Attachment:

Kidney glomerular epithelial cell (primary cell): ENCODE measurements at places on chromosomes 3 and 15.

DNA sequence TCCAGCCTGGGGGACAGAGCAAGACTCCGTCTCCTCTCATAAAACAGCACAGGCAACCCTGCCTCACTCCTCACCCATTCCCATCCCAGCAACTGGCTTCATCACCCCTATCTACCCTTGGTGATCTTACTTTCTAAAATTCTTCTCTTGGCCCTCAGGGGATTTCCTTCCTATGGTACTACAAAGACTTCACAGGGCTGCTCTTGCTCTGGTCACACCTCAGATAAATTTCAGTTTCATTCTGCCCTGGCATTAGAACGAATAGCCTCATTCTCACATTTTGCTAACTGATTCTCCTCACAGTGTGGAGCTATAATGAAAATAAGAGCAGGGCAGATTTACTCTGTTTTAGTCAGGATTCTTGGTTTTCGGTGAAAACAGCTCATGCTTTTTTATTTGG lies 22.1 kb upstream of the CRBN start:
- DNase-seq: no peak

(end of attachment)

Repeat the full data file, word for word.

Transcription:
Kidney glomerular epithelial cell (primary cell): ENCODE measurements at places on chromosomes 3 and 15.

DNA sequence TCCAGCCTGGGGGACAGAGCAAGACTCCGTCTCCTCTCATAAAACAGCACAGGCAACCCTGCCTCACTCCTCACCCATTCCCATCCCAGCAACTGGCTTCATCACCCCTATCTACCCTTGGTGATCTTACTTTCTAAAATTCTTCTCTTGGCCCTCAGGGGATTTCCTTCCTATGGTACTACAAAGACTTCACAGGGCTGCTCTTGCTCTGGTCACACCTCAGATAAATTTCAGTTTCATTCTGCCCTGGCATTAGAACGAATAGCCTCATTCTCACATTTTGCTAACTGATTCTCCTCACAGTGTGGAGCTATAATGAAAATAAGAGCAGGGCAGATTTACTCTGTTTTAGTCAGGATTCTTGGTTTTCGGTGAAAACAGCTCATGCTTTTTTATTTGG lies 22.1 kb upstream of the CRBN start:
- DNase-seq: no peak